“The fact is that, conservatively, one in six of us in this room is touched in some way by mental illness,” said Close. “It makes absolutely no sense to me that we don’t talk about it like any other chronic illness. Starting the conversation is the first step.”

Close was recently at an event where her nephew was asked what people should do if they encounter someone with mental health issues. He said, “Be kind.”

“Kindness. It’s a simple word, but it is essential if we are to survive as a species on this planet,” said Close, adding that humans have been so successful as a species because of our capacity to empathize.

“In order for the community, the tribe, to survive and thrive, we humans had to evolve the ability to register the emotions, the plight, the fears and the needs of other members of our tribe and to respond to them with empathy. We die without connection. Nothing is worse for us humans than to be bereft of community.”

A surprise honor

In a small ceremony in the Wren Chapel following Commencement, the university surprised former W&M vice rector and chair of the W&M Real Estate Foundation John Gerdelman ’75 with an honorary degree. The honorary Doctor of Humane Letters degree was approved by the Board of Visitors during its April 2019 meeting.

“Just as you are part of William & Mary’s family, William & Mary is honored to be part of yours,” said Rector John E. Littel,  reading from the honorary degree citation. “Together, you and Sue are recognized as two of William & Mary’s most generous and engaged alumni.”

In his remarks, Gerdelman spoke about his family’s long connection to William & Mary. In the early 1970s, then-football coach Lou Holtz was the first to contact Gerdelman and convinced him to come to W&M and play for the Tribe. A chemistry major, Gerdelman met his wife, Sue Hanna Gerdelman ‘76, in one of his classes. The rest has been history, he said.

“It’s so exciting to be here with you today,” he said. “It’s so wonderful that our kids have gone here and their spouses have gone here. It’s just such an honor. I really appreciate this. Thank you.”

John Gerdelman ’75 (center) receives an honorary degree. (Photo by Skip Rowland '83)Gerdelman served seven years in the U.S. Navy as a pilot before embarking on a successful career in business management and information technology. He also served on the Campaign for William & Mary Steering Committee and was chair of what is now the William & Mary Foundation. Gerdelman served two terms on the W&M Board of Visitors, beginning in 2003. He became vice rector in 2007. The next year, he represented the board to the W&M Real Estate Foundation. Gerdelman also served as a member of the State Council for Higher Education and the Northern Virginia Technology Council.

He and his wife, Sue, have been longtime and generous supporters of the university, giving toward scholarships, professorships and other aspects of the school. The Gerdelmans regularly announce challenge gifts during the university’s annual giving day, One Tribe One Day. Sue Gerdelman serves as the chair of For the Bold: The Campaign for William & Mary, and serves as secretary of the Board of Visitors.

John Gerdelman received the Alumni Service Award from the W&M Alumni Association in 2001 and Alumni Medallion in 2005.

“John W. Gerdelman, you have positioned William & Mary to flourish for all time coming,” Rowe read from the citation. “Your alma mater is exceptionally grateful for your years of skillful leadership and devoted friendship.”

Awards and honors

Along with Gerdelman, many other members of the William & Mary community were honored during Commencement weekend.

On Friday, R. Alexander Kurland, a parent of a W&M alumnus and longtime supporter of the university, was inducted as an honorary alumnus.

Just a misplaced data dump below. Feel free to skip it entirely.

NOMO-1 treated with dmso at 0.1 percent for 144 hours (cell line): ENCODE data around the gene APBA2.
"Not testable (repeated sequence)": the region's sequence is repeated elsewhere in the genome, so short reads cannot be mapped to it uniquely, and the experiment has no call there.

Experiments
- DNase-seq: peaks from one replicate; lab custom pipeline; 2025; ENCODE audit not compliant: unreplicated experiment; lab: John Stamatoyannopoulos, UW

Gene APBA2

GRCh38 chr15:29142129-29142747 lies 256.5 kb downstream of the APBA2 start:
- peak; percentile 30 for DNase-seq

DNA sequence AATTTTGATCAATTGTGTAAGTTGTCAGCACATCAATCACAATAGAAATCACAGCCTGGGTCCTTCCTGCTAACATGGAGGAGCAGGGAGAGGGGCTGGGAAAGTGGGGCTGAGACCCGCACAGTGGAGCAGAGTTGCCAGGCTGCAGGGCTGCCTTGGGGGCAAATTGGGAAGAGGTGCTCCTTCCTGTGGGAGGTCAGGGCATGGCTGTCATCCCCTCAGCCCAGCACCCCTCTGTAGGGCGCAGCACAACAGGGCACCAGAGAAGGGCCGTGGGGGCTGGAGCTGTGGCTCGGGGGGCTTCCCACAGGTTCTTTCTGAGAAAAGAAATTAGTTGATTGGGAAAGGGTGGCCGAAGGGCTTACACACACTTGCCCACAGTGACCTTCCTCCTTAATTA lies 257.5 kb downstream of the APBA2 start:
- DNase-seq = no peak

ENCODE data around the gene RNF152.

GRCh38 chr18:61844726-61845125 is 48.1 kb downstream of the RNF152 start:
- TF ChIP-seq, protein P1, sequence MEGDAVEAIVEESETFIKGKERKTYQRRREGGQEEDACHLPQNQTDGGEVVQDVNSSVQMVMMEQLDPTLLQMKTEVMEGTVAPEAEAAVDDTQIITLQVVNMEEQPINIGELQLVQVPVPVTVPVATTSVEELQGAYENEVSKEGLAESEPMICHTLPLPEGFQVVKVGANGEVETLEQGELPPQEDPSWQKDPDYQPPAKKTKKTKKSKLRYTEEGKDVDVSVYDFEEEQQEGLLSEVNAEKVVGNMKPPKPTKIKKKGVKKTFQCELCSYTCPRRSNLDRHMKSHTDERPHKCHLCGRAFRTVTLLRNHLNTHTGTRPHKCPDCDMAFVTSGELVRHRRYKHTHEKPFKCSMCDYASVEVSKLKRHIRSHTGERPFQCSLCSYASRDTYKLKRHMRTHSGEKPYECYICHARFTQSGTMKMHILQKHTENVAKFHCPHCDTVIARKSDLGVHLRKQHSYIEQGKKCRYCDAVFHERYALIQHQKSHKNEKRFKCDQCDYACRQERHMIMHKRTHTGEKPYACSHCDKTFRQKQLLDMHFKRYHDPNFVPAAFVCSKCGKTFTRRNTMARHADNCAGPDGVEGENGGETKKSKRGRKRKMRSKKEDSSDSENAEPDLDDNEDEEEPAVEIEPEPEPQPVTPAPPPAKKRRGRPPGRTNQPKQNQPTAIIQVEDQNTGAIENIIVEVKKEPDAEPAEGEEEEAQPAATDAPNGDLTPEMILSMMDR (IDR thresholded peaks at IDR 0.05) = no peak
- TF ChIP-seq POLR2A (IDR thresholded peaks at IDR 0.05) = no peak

At the Commencement ceremony Saturday morning, several awards were presented to faculty and students. The Lord Botetourt Medal was presented to Emily Martell ’19, and the James Frederic Carr Memorial Cup went to Corey York ’19. Yi Hao Ph.D. ’19 was awarded the Thatcher Prize for Excellence in Graduate and Professional Study, and Susan Donaldson, professor of English and American Studies, and Lynda L. Butler, chancellor professor of law, took home the Thomas Ashley Graves Jr. Awards for Sustained Excellence in Teaching. This year’s Algernon Sydney Sullivan Awards for students went to Zauhirah Tipu ’19 and Jerome Shaen ’19; Frances L. and Edwin L. Cummings Associate Professor of History and Africana Studies Robert Trent Vinson, who was unable to attend the ceremony, will receive the Algernon Sydney Sullivan Award for faculty at another time. More on the awards may be found here.

Rhea Sharma ’19, who was selected as the student Commencement speaker, encouraged her fellow graduates to keep up the practice of breaking traditions.

“Continue to let that fire, that deep hunger for progress, inclusion and change, burn bright inside your hearts because tradition never graduates – but today, we do!” she said.

{{youtube:medium:left|5PcNtkWm3h0, Rhea Sharma's Commencement speech}}

During Saturday afternoon’s diploma ceremony for graduate business students, Kyle Milliken, a Navy SEAL who was killed in action in 2017, was remembered. A student in the Online MBA program, Milliken would have graduated on Saturday. His wife and mother attended the ceremony and were recognized on his behalf.

Along with departmental ceremonies, Commencement weekend featured multiple special events, including the commissioning of four ROTC cadets and the inaugural Ceremonia Raíces for Latinx students. In its second year, the Lavender ceremony for LGBT students saw a significant increase in participants, with 70 students attending.

Jackie Valles '19 (right) receives a commemorative bracelet from Center for Student Diversity Director Kimberly Weatherly to honor her efforts in creating the Latinx Grad ceremony . (Photo by Jay Paul)Leaving a legacy

At the conclusion of the Commencement ceremony, Rowe surprised Provost Michael R. Halleran by asking him to the podium praising him for the work he has done at the university for the past decade. Halleran announced last fall that he would be stepping down at the end of the academic year to return to the classroom.

“The university owes immense gratitude to Provost Halleran, and I am grateful to him for his partnership this past year,” said Rowe.

As she concluded the ceremony, Rowe recalled the life of Mary-Cooke Branch Munford, the first woman to serve on the Board of Visitors.

“She was a leader who lifted as she climbed,” said Rowe, adding that her life should inspire the graduates to “extend the invitation to come study to the next generation.”

“Extend a hand to those who follow, and remember that you are always a part of this level-headed and fearless William & Mary family,” she said.


Brian Whitson contributed to this story.